Value Investing: What Does this Mean and How does it Impact You? (Part 1)

Spencer Kenley General, Investments Leave a Comment

In the world of investments, one way to classify stocks is to differentiate between what are known as “growth” and “value” stocks.  The difference is this: growth stocks are relatively more expensive than value stocks; in other words, a growth stock means that an investor must spend more upfront to own the same amount of company assets.

Let’s look at an example: right now, Google is a “growth” company; if you add up the price of all Google stocks in the world (about $1.19 trillion as of November 11, 2020 – a huge amount to say the least!), it will outweigh the value of the equity on Google’s balance sheet by about 5.5 times. On the other hand, Capital One Financial Corp’s $38.73 Billion of market value is only 68% of the value of book equity. Roughly speaking, that would mean that a $0.68 investment in Capital One would entitle the investor to $1 of assets on the balance sheet. On the other hand, an investor in Google would have to shell out about $5.53 for the same amount of equity in Google![1]

So how does this apply to your investments? Academic research has shown that, over the long-term, value stocks are expected to earn a higher return for investors than growth stocks; this result is intuitive. The first principle of investing is to “buy low, sell high.” Paying less to own the assets of the company is one of the best ways to make sure you are “buying low.” In the actual data, this premium for value stocks has proven to be significant. Over the last 91 years, value companies have outperformed growth companies by over 3% annually in the US. In international and emerging markets, the value premium has been even larger, as shown below (the shorter time frames for these markets are due to data availability): [2]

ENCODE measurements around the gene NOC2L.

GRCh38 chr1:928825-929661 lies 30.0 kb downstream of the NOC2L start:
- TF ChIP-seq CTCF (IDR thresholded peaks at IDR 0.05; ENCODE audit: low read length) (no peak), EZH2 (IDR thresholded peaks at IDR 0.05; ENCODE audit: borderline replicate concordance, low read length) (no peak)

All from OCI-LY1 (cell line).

Because of this long-term benefit, we have structured our portfolios at PFG Investments to take advantage of this value premium. Our portfolios contain broadly diversified investments of thousands of companies across the entire market, tilted more towards value stocks. This tilt allows us to maintain a broad level of diversification and at the same time capture higher expected returns from value stocks.

We have seen the value premium for decades, and our expectation is that this premium will continue. However, we know that there may be periods of time where this premium does not appear in the short-term. Next week Nate will be hosting a webinar to highlight recent, short-term returns and what they mean for investors going forward. Be sure to check in again next week!

 

 

[1] Data from Morningstar, Inc. Accessed on November 11, 2020

[2] Information provided by Dimensional Fund Advisors LP. Past performance is no guarantee of future results. Actual returns may be lower. In USD. Indices are not available for direct investment. Index returns are not representative of actual portfolios and do not reflect costs and fees associated with an actual investment. MSCI indices are gross div. For US stocks, indices are Fama/French US Value Research Index minus the Fama/French US Growth Research Index. For developed ex US stocks, indices are Fama/French International Value Index minus the Fama/French International Growth Index. For Emerging Markets stocks, indices are Fama/French Emerging Markets Value Index minus Fama/French Emerging Markets Growth Index.

 

 

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Spencer KenleyValue Investing: What Does this Mean and How does it Impact You? (Part 1)

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